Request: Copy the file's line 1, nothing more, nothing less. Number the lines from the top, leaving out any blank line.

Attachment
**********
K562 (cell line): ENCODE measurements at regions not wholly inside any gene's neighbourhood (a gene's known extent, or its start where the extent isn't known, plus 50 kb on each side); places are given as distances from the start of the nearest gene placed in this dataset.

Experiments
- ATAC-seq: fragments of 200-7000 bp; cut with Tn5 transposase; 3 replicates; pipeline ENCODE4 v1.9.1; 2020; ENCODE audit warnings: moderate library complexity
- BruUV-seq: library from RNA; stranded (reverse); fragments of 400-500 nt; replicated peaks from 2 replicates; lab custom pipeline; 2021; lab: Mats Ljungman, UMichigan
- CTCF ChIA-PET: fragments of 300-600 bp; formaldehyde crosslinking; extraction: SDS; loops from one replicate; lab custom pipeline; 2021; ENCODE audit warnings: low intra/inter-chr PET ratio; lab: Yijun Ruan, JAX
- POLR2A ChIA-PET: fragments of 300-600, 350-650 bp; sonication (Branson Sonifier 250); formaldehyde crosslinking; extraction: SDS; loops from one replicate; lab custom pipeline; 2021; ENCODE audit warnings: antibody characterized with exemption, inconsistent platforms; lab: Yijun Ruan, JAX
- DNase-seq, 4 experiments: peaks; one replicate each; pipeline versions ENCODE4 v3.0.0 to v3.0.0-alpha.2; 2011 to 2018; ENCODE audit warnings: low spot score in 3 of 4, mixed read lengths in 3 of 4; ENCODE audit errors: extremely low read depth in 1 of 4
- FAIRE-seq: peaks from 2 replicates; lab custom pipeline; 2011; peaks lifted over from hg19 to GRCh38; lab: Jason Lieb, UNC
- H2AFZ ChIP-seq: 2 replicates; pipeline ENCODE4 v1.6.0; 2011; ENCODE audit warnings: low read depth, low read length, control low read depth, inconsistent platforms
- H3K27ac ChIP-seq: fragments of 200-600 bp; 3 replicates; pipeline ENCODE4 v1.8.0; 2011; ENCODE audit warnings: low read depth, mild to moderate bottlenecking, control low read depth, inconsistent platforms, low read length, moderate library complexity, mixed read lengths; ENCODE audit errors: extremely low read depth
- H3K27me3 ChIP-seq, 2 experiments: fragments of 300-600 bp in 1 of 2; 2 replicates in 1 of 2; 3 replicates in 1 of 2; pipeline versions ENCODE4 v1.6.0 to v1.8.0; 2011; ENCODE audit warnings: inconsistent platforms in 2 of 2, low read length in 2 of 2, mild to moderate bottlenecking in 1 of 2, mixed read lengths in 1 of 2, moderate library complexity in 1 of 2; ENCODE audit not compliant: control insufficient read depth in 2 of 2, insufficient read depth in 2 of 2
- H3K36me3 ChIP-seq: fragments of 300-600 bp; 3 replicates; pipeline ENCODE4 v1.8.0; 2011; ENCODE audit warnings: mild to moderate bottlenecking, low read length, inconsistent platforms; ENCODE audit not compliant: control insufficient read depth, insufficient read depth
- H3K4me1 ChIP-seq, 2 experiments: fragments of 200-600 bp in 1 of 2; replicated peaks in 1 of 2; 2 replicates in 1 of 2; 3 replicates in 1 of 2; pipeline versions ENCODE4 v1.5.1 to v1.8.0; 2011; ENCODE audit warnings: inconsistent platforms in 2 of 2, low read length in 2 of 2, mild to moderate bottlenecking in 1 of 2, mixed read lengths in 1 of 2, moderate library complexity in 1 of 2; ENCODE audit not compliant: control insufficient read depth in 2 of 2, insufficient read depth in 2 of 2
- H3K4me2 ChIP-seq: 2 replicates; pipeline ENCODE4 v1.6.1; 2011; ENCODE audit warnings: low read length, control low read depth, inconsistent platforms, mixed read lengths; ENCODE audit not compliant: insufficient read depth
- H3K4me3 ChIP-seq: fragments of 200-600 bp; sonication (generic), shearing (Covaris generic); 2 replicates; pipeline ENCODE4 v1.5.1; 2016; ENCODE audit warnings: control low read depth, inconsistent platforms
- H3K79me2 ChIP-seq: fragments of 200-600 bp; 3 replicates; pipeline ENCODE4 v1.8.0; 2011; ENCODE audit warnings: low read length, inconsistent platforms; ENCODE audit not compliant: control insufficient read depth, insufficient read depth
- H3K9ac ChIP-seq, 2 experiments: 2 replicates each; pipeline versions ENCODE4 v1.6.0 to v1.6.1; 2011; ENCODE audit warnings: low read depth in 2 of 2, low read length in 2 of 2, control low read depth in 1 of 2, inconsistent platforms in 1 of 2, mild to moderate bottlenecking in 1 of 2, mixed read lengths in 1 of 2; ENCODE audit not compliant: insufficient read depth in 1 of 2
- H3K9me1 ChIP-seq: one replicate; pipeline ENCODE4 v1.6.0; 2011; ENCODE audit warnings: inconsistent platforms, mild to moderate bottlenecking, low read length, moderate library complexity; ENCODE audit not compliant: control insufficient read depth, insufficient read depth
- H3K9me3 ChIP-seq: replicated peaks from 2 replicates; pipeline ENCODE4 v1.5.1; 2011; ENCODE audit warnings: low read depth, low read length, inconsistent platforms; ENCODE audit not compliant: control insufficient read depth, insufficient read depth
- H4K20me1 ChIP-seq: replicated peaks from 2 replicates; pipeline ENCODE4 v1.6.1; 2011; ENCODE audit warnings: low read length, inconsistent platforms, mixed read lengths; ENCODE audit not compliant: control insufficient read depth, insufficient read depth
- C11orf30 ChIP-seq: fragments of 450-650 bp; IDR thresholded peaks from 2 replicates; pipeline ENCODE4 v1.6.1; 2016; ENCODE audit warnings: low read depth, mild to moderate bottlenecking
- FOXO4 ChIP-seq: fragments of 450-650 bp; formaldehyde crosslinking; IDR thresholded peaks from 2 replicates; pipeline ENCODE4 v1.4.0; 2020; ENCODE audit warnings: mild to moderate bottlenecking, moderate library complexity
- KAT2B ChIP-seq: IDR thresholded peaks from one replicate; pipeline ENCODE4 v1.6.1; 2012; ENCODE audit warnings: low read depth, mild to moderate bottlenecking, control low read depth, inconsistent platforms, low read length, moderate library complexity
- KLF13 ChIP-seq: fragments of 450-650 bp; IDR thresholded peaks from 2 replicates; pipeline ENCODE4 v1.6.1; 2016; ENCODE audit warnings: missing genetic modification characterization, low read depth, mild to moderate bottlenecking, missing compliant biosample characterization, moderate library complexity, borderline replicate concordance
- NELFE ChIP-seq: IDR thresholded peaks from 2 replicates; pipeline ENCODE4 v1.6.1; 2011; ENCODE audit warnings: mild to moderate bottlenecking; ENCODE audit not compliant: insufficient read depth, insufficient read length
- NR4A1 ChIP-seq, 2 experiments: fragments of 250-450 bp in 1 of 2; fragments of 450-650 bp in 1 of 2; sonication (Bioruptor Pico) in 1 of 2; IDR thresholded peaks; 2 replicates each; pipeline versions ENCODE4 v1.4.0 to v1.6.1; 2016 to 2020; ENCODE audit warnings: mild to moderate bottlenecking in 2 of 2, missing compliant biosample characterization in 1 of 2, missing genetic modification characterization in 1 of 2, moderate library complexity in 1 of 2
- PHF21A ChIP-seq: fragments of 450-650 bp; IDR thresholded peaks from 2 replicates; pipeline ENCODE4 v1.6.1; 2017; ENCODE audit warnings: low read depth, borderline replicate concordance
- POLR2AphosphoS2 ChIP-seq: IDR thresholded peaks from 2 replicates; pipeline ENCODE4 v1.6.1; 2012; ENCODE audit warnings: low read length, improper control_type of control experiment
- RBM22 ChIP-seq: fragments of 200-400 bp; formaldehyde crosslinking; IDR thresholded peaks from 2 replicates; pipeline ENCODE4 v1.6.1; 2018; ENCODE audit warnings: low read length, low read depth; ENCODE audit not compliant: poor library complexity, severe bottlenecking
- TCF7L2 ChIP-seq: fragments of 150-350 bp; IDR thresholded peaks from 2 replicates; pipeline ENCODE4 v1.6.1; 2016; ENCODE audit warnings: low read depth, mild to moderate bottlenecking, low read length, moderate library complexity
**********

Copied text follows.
K562 (cell line): ENCODE measurements at regions not wholly inside any gene's neighbourhood (a gene's known extent, or its start where the extent isn't known, plus 50 kb on each side); places are given as distances from the start of the nearest gene placed in this dataset.